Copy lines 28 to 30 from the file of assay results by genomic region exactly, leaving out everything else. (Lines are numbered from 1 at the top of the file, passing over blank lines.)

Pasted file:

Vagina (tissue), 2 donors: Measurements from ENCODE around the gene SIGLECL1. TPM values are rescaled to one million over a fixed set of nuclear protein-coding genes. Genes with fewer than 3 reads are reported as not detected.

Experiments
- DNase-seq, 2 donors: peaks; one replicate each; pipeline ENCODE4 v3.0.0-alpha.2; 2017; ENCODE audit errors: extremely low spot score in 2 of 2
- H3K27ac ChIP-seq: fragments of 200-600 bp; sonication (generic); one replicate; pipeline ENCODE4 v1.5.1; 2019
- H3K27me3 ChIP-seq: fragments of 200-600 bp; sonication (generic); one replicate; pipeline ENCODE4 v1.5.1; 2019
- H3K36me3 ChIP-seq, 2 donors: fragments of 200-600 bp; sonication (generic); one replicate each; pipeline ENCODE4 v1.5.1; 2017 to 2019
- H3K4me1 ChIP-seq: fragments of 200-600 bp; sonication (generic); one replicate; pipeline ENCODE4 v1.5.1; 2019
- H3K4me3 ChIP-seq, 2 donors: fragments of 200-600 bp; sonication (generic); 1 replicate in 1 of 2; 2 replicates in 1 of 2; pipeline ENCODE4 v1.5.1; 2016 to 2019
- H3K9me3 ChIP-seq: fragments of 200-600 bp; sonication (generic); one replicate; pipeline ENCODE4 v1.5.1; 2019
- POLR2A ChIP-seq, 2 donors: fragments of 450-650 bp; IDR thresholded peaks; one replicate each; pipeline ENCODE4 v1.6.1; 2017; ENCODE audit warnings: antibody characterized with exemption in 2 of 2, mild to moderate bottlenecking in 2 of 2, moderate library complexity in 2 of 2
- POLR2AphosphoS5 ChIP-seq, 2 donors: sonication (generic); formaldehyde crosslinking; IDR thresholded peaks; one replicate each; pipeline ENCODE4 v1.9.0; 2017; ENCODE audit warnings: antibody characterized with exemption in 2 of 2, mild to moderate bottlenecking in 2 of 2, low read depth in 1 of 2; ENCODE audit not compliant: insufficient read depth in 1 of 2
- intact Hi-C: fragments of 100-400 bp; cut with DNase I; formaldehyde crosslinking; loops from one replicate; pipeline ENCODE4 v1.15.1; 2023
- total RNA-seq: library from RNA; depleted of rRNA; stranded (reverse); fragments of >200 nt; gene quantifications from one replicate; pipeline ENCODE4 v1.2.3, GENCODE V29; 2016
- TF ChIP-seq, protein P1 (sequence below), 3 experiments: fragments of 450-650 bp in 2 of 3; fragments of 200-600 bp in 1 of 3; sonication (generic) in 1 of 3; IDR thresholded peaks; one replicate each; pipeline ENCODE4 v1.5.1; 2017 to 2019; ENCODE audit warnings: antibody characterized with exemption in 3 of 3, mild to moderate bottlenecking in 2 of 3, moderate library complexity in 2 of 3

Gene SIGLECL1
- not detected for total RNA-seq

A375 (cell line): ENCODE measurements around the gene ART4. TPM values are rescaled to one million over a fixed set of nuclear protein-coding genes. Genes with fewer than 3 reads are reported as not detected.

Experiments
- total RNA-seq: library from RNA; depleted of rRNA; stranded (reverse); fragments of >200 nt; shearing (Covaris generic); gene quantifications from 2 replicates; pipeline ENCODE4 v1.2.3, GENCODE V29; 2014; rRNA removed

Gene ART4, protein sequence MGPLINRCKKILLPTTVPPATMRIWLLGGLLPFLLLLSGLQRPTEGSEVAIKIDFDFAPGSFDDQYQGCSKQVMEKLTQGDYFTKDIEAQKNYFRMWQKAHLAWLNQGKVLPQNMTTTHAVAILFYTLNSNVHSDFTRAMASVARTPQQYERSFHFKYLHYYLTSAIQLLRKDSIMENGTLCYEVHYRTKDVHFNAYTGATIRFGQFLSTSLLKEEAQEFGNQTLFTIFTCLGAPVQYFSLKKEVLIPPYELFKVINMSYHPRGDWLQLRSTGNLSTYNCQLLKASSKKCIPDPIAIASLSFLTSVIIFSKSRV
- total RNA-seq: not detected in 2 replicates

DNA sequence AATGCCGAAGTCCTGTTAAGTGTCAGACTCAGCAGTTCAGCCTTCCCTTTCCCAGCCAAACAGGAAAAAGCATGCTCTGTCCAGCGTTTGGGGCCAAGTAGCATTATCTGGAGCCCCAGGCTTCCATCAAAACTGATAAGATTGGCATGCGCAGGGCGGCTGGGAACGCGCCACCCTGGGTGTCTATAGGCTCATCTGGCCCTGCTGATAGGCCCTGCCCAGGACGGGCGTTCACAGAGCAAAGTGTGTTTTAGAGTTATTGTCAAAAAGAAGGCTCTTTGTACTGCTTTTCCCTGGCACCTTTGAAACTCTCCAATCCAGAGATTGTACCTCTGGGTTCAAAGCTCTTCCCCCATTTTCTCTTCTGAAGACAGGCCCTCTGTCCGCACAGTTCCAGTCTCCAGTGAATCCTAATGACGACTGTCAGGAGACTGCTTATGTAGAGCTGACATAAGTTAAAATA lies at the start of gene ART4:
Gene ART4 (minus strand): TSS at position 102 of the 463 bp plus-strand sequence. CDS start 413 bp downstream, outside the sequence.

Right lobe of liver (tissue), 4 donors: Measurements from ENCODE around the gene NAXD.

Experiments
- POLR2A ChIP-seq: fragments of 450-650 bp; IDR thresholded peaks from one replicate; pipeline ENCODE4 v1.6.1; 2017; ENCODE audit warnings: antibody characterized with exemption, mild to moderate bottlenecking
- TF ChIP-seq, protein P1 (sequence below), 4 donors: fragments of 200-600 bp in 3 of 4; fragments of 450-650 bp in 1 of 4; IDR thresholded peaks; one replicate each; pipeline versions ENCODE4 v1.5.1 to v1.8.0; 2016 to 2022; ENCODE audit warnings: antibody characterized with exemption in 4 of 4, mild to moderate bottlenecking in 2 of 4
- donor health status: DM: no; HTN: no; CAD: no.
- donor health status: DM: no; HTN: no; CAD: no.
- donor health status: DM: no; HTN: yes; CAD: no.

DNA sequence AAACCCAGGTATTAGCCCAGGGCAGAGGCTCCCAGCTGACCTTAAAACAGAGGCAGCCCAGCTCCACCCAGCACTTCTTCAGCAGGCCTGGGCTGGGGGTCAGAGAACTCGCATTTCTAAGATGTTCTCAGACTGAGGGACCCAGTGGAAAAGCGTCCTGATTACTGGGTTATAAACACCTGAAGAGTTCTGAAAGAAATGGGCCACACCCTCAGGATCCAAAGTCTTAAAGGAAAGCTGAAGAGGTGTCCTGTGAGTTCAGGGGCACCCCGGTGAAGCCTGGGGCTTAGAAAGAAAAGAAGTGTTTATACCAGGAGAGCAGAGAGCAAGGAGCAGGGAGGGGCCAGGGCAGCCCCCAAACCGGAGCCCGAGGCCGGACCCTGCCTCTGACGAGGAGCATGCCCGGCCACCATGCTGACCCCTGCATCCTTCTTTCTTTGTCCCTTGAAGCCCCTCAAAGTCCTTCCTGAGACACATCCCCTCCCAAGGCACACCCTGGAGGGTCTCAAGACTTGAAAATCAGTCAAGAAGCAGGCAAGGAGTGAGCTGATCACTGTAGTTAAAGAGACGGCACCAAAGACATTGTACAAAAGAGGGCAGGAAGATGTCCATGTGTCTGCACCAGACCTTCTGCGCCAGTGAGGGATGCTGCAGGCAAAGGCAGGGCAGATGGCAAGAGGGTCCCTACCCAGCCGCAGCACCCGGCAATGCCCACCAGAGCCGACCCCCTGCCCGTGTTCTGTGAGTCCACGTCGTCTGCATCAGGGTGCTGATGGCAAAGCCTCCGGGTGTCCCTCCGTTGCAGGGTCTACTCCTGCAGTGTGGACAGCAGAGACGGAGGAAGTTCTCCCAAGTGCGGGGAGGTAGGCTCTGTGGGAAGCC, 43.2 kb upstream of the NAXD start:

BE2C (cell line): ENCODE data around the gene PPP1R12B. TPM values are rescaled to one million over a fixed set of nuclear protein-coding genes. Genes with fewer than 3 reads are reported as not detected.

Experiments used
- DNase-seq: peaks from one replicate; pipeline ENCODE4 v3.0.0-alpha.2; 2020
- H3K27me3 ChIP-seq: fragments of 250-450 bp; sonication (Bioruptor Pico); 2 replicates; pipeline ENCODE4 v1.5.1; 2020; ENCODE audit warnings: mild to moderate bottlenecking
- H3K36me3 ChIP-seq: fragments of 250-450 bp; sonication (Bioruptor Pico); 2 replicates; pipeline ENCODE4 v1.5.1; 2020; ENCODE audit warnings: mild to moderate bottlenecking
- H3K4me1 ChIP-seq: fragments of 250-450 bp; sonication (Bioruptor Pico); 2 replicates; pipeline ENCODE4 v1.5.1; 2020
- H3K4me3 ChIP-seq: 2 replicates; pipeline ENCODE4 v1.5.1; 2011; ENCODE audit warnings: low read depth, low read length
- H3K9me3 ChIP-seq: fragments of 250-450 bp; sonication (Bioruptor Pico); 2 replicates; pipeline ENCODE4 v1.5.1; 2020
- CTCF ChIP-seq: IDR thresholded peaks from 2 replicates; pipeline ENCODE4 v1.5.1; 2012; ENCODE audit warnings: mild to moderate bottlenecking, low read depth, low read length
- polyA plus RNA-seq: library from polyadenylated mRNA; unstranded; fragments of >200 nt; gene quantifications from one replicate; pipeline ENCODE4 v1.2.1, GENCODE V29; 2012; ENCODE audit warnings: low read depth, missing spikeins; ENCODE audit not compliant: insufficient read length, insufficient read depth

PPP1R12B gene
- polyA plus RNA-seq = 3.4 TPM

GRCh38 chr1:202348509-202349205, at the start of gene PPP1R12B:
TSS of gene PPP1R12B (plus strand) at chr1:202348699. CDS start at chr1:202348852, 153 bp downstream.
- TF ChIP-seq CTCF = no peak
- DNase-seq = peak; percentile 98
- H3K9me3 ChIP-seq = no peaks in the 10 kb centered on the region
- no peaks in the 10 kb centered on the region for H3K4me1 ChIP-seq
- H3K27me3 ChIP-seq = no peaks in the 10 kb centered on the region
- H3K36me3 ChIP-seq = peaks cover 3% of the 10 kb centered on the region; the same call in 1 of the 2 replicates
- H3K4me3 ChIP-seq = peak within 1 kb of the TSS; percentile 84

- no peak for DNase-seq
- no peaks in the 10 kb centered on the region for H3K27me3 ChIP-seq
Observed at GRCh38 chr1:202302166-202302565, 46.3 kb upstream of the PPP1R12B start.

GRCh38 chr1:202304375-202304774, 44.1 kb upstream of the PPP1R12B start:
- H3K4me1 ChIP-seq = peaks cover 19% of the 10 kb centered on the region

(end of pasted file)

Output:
- donor health status: DM: no; HTN: no; CAD: no.
- donor health status: DM: no; HTN: no; CAD: no.
- donor health status: DM: no; HTN: yes; CAD: no.